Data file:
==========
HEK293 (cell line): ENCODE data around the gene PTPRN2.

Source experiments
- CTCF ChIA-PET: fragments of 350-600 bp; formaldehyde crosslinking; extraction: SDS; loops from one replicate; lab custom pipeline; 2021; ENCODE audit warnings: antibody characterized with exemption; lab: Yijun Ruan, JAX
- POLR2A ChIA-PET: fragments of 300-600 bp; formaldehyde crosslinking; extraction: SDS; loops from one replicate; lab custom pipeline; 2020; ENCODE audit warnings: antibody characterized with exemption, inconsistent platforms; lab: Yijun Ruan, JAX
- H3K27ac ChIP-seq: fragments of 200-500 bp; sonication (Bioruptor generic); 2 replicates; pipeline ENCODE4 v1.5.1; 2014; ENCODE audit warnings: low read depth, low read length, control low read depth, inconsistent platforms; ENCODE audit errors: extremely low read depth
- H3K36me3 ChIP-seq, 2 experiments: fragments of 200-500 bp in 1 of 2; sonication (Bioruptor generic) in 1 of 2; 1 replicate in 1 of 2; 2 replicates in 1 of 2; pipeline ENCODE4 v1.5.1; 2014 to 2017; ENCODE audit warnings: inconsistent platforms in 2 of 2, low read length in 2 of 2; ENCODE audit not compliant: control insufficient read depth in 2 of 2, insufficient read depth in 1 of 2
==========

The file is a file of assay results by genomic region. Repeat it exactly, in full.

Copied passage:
HEK293 (cell line): ENCODE data around the gene PTPRN2.

Source experiments
- CTCF ChIA-PET: fragments of 350-600 bp; formaldehyde crosslinking; extraction: SDS; loops from one replicate; lab custom pipeline; 2021; ENCODE audit warnings: antibody characterized with exemption; lab: Yijun Ruan, JAX
- POLR2A ChIA-PET: fragments of 300-600 bp; formaldehyde crosslinking; extraction: SDS; loops from one replicate; lab custom pipeline; 2020; ENCODE audit warnings: antibody characterized with exemption, inconsistent platforms; lab: Yijun Ruan, JAX
- H3K27ac ChIP-seq: fragments of 200-500 bp; sonication (Bioruptor generic); 2 replicates; pipeline ENCODE4 v1.5.1; 2014; ENCODE audit warnings: low read depth, low read length, control low read depth, inconsistent platforms; ENCODE audit errors: extremely low read depth
- H3K36me3 ChIP-seq, 2 experiments: fragments of 200-500 bp in 1 of 2; sonication (Bioruptor generic) in 1 of 2; 1 replicate in 1 of 2; 2 replicates in 1 of 2; pipeline ENCODE4 v1.5.1; 2014 to 2017; ENCODE audit warnings: inconsistent platforms in 2 of 2, low read length in 2 of 2; ENCODE audit not compliant: control insufficient read depth in 2 of 2, insufficient read depth in 1 of 2